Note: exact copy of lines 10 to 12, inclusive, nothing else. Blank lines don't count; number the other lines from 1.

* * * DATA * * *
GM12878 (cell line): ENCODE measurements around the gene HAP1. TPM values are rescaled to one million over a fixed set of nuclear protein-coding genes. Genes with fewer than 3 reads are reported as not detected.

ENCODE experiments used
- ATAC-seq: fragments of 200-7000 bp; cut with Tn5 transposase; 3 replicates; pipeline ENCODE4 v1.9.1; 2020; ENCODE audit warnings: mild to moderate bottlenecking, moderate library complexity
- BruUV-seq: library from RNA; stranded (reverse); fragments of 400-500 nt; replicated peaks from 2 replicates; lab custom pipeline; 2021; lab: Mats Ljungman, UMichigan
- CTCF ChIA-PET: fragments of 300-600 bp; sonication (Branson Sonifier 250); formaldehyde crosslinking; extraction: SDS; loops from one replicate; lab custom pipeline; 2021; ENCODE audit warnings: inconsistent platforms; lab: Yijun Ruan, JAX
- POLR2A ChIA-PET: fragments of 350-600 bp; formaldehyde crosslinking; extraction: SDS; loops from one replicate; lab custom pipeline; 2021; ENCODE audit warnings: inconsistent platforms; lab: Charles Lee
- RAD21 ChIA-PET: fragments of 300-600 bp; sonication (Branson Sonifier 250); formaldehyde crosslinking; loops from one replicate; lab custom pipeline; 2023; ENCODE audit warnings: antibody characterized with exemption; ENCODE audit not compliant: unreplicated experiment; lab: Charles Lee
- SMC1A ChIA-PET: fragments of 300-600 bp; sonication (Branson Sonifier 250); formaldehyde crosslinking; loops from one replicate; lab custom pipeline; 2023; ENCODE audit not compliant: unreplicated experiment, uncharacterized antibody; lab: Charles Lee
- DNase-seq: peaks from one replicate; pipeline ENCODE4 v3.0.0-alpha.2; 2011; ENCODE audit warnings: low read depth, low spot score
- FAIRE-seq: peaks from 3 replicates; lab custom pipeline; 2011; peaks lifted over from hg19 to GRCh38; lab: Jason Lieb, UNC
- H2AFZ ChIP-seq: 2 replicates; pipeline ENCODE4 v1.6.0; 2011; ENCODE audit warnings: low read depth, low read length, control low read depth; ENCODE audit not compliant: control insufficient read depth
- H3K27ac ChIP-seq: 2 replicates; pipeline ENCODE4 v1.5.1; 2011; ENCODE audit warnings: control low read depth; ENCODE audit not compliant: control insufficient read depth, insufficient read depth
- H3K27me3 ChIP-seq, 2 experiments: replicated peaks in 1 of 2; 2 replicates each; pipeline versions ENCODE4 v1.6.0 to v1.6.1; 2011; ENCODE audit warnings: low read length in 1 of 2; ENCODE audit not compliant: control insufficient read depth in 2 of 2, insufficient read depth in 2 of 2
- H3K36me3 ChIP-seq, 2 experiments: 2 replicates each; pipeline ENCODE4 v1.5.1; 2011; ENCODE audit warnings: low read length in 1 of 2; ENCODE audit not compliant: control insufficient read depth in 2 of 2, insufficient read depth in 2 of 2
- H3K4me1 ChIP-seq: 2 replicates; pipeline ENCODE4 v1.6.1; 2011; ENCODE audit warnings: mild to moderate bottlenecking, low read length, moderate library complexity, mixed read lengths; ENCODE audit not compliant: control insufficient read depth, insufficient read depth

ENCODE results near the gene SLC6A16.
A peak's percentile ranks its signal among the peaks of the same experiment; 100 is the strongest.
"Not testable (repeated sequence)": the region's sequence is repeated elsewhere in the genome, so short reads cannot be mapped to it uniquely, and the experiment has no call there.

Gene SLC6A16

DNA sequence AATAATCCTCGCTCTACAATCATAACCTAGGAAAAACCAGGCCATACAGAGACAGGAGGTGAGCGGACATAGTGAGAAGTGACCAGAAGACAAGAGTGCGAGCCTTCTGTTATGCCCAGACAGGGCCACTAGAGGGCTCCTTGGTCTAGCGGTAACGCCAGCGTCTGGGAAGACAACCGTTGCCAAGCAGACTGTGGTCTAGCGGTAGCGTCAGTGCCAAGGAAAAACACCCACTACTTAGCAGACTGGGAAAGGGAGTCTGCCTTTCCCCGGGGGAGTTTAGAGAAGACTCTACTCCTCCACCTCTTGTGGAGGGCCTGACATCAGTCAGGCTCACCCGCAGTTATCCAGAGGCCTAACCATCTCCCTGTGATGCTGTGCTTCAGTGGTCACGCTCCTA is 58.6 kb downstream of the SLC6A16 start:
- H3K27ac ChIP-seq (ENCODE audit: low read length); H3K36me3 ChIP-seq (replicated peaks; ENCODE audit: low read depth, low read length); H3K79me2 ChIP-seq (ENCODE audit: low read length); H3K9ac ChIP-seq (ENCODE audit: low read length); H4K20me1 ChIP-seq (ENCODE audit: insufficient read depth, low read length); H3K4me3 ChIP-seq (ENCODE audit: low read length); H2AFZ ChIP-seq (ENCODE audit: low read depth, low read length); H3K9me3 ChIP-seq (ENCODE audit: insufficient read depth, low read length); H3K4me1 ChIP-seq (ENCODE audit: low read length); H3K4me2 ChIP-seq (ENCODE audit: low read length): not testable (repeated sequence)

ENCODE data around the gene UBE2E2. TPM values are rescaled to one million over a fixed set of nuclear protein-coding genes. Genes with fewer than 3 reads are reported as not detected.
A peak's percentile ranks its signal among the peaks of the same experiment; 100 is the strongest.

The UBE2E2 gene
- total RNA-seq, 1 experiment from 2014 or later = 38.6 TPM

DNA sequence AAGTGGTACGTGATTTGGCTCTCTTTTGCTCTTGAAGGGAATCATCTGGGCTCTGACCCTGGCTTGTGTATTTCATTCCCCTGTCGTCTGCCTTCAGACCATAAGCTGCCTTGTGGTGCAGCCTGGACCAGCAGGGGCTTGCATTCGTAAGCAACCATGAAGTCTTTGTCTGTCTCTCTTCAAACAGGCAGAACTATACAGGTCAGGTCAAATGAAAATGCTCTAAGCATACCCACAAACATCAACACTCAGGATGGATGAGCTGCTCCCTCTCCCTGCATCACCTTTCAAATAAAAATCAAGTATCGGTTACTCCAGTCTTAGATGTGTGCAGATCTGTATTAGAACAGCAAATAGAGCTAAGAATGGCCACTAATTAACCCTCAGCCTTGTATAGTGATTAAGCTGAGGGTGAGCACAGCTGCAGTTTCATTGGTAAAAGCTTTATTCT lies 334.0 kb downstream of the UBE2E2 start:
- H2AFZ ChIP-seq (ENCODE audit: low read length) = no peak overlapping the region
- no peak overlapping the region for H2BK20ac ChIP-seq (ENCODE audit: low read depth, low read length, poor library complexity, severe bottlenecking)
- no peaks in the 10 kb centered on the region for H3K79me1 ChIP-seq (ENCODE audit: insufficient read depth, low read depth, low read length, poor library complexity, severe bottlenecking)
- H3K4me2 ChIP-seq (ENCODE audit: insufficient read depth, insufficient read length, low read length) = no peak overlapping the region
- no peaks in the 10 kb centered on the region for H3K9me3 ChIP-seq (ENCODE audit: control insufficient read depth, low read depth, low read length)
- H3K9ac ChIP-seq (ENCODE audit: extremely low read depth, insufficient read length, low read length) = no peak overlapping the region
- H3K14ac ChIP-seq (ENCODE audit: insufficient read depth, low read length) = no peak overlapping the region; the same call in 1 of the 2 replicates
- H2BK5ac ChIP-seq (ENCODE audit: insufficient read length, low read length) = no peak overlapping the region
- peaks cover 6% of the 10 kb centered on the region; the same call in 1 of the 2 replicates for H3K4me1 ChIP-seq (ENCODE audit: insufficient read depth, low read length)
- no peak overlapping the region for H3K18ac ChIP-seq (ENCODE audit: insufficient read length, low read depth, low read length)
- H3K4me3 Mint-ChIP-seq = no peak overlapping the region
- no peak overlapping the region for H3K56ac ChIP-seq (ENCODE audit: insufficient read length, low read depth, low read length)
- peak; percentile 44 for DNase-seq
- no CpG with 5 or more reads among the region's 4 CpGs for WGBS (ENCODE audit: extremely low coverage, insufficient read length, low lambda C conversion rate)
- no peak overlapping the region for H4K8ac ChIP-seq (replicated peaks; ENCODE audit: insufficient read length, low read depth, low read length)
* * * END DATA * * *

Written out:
- FAIRE-seq: peaks from 3 replicates; lab custom pipeline; 2011; peaks lifted over from hg19 to GRCh38; lab: Jason Lieb, UNC
- H2AFZ ChIP-seq: 2 replicates; pipeline ENCODE4 v1.6.0; 2011; ENCODE audit warnings: low read depth, low read length, control low read depth; ENCODE audit not compliant: control insufficient read depth
- H3K27ac ChIP-seq: 2 replicates; pipeline ENCODE4 v1.5.1; 2011; ENCODE audit warnings: control low read depth; ENCODE audit not compliant: control insufficient read depth, insufficient read depth